After the Reagan Interior Department backed drilling in 1986, Susan Alexander of the Wilderness Society said that activity would “destroy America’s Serengeti” and be like melting the Statue of Liberty for its copper.

In an attempt to counter the power of such images, the congressional delegation came up with “Arctic Oil Reserve” as the new name and said they favored exploration on a 1.5-million-acre section of “the coastal plain of the AOR,” as Sen. Frank Murkowski told his colleagues in 1998. At other times, the delegation said the AOR was limited to the coastal plain.

The idea of the name change was they would no longer be trying to open a portion of the wildlife refuge, but an oil reserve.

“We are not trying to lease the wilderness. It never was wilderness. It has always been available for oil and gas leasing,” Sen. Ted Stevens said in 1995.

The Resource Development Council said that the Arctic Oil Reserve was “formerly known as the coastal plain of ANWR.”

When reporters asked about ANWR at a 1995 news conference, the members of the delegation frowned and said they wouldn’t call it that anymore, the Anchorage Daily News reported. It was a reserve, not a refuge.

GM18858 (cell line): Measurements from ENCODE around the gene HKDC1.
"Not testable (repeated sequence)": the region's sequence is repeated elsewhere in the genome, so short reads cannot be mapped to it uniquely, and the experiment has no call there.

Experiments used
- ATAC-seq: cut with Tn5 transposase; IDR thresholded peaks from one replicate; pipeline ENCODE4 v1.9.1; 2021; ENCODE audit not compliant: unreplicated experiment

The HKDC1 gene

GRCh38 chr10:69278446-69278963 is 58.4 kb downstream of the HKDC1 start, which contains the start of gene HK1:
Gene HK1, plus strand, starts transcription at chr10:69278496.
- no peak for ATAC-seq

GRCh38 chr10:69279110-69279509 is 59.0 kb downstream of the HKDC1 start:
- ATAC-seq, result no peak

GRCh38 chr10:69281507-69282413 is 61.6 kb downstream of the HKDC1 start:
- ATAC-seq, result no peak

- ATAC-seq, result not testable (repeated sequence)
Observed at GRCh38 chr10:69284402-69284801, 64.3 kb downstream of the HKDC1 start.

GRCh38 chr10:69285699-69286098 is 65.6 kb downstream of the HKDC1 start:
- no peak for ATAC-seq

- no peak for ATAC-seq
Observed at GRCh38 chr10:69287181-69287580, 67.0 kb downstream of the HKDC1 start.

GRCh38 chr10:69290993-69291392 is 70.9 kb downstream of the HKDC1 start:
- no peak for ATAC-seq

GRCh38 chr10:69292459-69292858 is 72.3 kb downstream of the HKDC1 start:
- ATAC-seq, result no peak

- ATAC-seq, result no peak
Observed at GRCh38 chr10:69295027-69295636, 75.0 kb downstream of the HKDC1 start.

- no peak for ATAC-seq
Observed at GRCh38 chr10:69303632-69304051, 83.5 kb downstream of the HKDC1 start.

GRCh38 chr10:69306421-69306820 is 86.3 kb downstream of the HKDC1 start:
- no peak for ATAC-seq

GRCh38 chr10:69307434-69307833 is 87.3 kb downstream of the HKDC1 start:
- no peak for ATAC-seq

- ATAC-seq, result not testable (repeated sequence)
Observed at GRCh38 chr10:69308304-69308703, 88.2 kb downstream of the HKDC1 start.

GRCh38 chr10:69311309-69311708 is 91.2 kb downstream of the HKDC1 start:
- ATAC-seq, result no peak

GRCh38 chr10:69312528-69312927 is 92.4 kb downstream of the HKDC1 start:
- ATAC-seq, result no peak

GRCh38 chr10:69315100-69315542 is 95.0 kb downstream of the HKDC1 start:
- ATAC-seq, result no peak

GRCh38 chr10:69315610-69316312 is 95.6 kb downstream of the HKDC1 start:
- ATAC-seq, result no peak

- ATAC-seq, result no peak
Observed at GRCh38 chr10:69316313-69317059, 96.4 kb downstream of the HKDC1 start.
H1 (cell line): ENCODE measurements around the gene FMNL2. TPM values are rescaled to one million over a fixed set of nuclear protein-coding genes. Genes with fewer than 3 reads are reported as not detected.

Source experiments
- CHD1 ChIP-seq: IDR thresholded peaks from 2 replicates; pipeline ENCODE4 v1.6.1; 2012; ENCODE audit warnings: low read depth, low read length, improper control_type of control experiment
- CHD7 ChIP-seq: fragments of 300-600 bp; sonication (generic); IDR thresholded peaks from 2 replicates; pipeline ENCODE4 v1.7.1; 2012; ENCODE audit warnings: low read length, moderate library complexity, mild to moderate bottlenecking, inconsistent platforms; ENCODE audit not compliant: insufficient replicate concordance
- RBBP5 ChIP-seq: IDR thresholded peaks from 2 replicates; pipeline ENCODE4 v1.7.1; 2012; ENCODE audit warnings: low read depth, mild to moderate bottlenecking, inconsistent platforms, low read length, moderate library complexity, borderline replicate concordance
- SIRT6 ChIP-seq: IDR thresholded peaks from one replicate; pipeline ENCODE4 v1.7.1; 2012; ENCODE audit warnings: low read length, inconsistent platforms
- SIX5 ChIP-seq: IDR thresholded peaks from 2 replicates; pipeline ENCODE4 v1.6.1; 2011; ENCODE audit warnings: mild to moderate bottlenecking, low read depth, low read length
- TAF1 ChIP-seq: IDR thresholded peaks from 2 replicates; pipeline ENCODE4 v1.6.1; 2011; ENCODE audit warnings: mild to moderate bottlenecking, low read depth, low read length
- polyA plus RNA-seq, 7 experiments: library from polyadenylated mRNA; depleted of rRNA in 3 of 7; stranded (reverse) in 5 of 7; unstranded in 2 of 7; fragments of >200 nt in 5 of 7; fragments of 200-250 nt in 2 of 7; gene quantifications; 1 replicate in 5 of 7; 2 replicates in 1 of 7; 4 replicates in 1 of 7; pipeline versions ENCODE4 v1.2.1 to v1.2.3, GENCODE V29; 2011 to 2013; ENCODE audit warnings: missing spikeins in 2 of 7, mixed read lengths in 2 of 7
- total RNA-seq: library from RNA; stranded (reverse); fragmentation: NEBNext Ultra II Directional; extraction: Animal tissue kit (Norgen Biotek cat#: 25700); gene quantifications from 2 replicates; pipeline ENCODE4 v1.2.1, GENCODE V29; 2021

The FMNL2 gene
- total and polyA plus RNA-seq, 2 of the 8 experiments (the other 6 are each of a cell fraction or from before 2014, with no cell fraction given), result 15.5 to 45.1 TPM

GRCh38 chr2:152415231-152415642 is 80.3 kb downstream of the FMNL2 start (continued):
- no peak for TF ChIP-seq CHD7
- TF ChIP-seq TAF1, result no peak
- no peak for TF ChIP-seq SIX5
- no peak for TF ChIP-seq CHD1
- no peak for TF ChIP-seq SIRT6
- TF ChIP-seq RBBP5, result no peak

The same week, Stevens gave a speech in which he didn’t remember right away what the “OR” in “AOR” stood for. “Even I slip once in a while,” he said.

Despite the AOR campaign, the invented name never caught on.

Bruce Babbit, interior secretary in the Clinton administration, said the American people would see through the attempted name change and understand “that even those who are dedicated to opening this area to the oil industry understand that to do so will be its death knell as a wildlife refuge.”

The refuge is still known by one of the most awkward acronyms on the planet, often cited by environmental groups as a bureaucratic concoction that hides the three words that make a fight about oil reserves so intense — national, wildlife and refuge.

Columnist Dermot Cole can be reached at [email protected] 

The views expressed here are the writer’s and are not necessarily endorsed by Arctic Now, which welcomes a broad range of viewpoints. To submit a piece for consideration, email commentary (at) arcticnow.com.